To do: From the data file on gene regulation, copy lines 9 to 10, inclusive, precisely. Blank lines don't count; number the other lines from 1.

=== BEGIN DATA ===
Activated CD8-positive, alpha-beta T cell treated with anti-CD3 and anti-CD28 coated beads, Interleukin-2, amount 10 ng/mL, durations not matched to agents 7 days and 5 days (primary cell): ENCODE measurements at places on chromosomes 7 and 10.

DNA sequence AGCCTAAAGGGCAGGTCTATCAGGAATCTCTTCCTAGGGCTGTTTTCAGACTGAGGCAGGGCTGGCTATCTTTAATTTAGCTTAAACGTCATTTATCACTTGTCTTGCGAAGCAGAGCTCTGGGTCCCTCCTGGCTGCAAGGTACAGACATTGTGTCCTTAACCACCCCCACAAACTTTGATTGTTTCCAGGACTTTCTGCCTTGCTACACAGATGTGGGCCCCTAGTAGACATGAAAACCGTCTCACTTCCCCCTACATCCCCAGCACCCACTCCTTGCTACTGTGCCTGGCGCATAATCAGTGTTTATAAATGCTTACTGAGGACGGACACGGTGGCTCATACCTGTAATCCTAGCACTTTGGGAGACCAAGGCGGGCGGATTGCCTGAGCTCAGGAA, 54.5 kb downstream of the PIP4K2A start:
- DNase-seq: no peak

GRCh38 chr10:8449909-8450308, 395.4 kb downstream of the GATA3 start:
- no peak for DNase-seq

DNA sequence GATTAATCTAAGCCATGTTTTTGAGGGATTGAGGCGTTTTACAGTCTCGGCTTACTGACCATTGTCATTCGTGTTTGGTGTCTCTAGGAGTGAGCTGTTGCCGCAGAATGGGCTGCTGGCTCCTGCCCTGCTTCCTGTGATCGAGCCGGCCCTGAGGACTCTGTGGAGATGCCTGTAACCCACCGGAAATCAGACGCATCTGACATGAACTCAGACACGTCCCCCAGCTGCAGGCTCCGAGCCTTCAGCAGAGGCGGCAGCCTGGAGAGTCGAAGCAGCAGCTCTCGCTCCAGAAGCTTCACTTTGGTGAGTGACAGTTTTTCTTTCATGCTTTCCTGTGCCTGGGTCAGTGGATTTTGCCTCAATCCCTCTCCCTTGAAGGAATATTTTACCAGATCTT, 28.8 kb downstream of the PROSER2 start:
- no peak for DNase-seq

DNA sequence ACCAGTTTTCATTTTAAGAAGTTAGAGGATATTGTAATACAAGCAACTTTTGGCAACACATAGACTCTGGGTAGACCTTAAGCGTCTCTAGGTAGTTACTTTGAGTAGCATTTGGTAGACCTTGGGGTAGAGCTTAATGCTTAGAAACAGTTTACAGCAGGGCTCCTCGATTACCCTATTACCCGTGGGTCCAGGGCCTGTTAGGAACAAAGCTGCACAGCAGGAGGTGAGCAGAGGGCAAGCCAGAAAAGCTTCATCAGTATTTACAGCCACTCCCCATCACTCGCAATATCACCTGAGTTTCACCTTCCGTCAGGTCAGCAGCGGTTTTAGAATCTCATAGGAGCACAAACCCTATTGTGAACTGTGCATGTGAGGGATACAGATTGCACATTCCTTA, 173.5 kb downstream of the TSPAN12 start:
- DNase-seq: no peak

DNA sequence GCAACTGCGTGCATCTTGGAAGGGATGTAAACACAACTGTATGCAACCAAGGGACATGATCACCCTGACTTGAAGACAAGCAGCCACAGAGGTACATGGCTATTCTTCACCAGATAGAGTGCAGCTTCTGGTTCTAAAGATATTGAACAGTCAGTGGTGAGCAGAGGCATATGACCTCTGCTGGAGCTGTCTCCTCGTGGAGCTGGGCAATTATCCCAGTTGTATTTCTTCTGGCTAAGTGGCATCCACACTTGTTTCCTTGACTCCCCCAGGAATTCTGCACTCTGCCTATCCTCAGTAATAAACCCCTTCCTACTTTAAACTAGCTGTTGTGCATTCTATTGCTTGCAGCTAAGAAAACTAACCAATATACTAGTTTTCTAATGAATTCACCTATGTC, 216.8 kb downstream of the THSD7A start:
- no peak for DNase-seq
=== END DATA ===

- DNase-seq: no peak

DNA sequence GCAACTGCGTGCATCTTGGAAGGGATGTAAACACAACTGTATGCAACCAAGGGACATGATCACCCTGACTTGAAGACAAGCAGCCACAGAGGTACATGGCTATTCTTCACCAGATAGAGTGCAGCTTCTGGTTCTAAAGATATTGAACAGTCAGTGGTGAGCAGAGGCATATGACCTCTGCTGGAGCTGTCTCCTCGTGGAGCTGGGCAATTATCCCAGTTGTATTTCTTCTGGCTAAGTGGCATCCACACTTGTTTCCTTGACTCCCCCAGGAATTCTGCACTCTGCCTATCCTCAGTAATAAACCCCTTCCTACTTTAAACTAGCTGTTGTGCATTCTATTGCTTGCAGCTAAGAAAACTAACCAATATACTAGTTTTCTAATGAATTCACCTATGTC, 216.8 kb downstream of the THSD7A start: